The MALT in Single Malt Whisky

So what is “Single Malt Whisky”?

Probably the most misunderstood term by general punters is Single malt Whisky! Here is what it must be for it to be called a single malt.

  • Produced at one distillery (means you can’t buy in the spirit from elsewhere). Things get a bit murky here as some distilleries buy the wash/beer from brewers. So I’ll leave that for another time
  • Produced from one Malted Ingredient. Usually malted barley, however, you could produce it from 100% malted rye. It can be different versions of the same ingredient. For example you can toast some of your barley heavily, smoke some of it, and mix those two together.
  • Aged in Oak Barrels for a period longer than two years
  • Distilled in a method to retain the raw ingredients flavour (usually a pot still), with a lower ABV to retain such characters

There are a few other key aspects, however, I don’t want to get side-tracked on the reason I am writing this post. My aim is to explain the “MALT” in whisky!

Single Malt grains

So what does the Malt in whisky actually mean?

To understand the term Malt, we probably need to have some understanding of the term “Malting”.

Our good old friend google, has the definition as

“Malting is a process of steeping, germinating and drying grain to convert it into malt. The malt is mainly used for brewing or whisky making, but can also be used to make malt vinegar or malt extract. Various grains are used for malting; the most common are barley, sorghum, wheat and rye.”

To summarise that in simple terms. You have a plant seed (your grain), you start growing it (germinating it), then quickly dry it before it actually grows.

 Germination process

Why do you do this though?

Basically you are trying to trick the seed into growing. The reason for this, is the seeds are waiting for the perfect conditions to start growing. They wont start growing if its to “dry” because they won’t survive if they decide to start growing in the middle of summer when there is no rain.

Once the seed starts to grow (germinate), you then want to stop the process. Because we aren’t really hoping to make any barley plants. Its what happens during this germination that is important for whisky. The drying stops the seed from continuing the growing process.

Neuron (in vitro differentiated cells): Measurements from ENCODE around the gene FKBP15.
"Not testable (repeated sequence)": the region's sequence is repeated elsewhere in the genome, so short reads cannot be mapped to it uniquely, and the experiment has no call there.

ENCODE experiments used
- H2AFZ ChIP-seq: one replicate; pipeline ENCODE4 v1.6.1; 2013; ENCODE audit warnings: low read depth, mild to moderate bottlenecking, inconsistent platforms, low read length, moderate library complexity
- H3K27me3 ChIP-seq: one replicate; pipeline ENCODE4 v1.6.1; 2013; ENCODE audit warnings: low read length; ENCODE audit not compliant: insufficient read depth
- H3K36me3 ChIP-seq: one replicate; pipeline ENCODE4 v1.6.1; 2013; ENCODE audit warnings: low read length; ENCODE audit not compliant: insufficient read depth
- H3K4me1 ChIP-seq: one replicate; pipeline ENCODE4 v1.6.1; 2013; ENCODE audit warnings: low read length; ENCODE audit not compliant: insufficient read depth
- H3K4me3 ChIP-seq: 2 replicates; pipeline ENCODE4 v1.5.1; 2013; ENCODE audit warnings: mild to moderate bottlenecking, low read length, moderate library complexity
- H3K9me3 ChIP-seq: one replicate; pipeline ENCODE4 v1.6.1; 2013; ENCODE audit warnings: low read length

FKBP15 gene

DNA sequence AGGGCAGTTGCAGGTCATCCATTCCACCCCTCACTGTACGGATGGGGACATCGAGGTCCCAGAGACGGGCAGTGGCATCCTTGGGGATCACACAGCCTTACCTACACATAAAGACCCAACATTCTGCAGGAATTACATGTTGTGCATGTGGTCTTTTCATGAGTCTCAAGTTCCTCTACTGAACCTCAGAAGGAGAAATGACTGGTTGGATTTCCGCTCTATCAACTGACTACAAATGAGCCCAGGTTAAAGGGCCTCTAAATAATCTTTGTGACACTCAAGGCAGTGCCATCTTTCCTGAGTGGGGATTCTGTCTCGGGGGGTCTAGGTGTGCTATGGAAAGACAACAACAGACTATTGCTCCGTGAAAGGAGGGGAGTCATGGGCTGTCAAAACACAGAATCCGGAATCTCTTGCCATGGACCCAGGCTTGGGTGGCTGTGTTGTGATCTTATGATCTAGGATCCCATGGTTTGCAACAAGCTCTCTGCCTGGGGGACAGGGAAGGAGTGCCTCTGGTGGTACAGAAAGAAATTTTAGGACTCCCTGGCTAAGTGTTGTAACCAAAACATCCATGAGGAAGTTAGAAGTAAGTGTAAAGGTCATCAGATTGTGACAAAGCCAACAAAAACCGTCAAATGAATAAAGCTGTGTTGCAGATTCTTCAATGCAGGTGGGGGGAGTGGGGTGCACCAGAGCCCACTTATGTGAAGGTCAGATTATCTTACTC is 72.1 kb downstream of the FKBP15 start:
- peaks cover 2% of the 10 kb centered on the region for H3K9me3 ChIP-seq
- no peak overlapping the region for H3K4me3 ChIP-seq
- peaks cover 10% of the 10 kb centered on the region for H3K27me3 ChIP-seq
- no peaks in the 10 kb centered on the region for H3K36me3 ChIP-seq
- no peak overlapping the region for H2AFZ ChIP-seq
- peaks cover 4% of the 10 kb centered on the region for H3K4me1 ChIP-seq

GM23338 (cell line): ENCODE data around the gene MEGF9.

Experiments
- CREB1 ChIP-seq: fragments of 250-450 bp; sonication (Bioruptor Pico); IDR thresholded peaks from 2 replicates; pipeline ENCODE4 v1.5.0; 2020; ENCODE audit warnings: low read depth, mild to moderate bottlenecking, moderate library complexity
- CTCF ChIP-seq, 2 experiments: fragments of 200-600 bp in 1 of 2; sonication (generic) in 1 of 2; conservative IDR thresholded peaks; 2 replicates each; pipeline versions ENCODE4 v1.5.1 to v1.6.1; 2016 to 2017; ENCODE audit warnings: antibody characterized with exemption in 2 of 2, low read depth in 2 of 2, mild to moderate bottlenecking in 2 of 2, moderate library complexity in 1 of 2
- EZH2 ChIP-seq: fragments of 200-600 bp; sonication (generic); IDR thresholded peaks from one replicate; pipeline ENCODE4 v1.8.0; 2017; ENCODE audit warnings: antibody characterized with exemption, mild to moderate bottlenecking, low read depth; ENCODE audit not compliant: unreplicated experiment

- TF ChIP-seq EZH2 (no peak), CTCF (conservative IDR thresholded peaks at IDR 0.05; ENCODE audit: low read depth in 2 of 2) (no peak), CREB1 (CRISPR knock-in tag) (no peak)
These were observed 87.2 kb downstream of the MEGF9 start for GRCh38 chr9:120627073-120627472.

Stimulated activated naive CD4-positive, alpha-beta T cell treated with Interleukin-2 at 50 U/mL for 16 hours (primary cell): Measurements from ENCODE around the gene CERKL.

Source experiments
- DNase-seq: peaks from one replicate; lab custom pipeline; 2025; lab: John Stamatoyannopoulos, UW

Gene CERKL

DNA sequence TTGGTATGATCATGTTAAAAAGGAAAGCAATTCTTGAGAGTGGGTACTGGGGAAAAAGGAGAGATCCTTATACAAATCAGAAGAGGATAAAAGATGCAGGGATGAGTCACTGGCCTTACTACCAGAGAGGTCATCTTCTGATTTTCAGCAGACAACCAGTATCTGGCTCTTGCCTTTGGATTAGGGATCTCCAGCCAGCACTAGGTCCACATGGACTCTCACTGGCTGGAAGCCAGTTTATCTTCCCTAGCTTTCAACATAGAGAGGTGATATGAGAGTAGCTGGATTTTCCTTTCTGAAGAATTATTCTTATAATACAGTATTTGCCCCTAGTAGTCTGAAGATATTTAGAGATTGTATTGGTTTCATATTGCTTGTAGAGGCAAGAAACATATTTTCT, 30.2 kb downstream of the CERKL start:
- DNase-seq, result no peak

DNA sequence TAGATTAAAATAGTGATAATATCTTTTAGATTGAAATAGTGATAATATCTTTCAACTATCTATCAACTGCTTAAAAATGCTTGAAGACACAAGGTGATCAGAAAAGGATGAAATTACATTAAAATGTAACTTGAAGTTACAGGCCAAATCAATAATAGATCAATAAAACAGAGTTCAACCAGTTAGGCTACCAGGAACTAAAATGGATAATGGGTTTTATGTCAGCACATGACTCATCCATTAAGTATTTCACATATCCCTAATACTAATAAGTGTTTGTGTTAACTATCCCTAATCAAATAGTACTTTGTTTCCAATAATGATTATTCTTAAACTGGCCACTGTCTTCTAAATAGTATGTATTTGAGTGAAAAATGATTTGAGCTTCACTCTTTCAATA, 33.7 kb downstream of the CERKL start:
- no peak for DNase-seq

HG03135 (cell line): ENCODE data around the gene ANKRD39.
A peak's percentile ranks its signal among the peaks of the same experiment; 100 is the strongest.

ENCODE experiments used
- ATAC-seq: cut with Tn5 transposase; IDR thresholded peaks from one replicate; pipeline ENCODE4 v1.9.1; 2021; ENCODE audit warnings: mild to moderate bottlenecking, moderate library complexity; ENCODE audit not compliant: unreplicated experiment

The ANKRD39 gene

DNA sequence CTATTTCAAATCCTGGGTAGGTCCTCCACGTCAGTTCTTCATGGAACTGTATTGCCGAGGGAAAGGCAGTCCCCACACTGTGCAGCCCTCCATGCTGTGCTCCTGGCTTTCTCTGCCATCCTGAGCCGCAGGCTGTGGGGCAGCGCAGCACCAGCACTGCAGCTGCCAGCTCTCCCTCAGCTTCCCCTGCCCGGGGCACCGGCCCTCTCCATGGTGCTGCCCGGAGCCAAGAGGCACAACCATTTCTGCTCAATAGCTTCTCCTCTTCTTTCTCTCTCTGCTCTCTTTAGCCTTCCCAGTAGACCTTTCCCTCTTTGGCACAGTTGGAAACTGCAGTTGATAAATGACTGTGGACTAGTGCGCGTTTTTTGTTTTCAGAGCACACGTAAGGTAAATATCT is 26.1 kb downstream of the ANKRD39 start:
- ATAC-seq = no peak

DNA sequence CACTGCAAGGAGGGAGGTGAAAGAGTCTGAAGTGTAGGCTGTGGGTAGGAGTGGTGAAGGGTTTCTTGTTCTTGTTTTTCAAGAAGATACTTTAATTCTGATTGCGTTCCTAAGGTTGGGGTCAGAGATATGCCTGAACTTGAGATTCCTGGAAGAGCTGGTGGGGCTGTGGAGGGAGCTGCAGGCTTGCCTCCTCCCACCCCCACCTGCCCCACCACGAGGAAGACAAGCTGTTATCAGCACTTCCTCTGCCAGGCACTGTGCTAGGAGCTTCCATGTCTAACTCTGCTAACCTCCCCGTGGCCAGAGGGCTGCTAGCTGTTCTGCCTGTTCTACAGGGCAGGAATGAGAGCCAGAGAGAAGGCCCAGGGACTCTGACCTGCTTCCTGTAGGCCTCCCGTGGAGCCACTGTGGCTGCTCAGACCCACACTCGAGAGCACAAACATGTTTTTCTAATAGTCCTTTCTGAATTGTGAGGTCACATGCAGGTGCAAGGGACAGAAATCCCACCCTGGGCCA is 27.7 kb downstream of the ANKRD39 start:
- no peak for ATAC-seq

During this germination process, the seed creates lots of enzymes. These enzymes normally allow the seed to convert starches (basically stored food for the seed/plant) into sugars (useable food for the seed/plant).

These enzymes are (α-amylase, β-amylase, α-glucosidase) super important in brewing, because they allow the brewer to extract the fermentable sugars from the grain, which in turn will become the booze.

Making the whisky wash

When we are making whisky wash, we essentially do three things.

  1. Mill the malted malted barley (crush the seeds a little bit to open them up)
  2. Add the milled malted barley to hot water (between 50-70 Celsius) and wait
  3. Filter off the malted barley and collect the hot sweet water

When we mill the malted barley, we are opening it up, to allow the starch and enzymes out of the seed. These starch and enzymes mix in the hot water (because they work faster at these temperatures) and the enzymes convert the starch into sugars, which then dissolve into the water. If you didn’t have the enzymes that were made during the “MALTING” process, then you don’t get the sugars out.

The water is the packed full of fermentable sugars which the yeast will then feed on and turn into booze. This booze is then distilled to make it a stronger booze and then stored in barrels (I’m really dumbing this part down, I’m sure we will discuss it another time).


So the MALT in “Single MALT Whisky”?

Means the grain has started growing and then was stopped to preserve the important enzymes that will be used later in the production of a whisky wash. This grain is the MALT in Single malt whisky!

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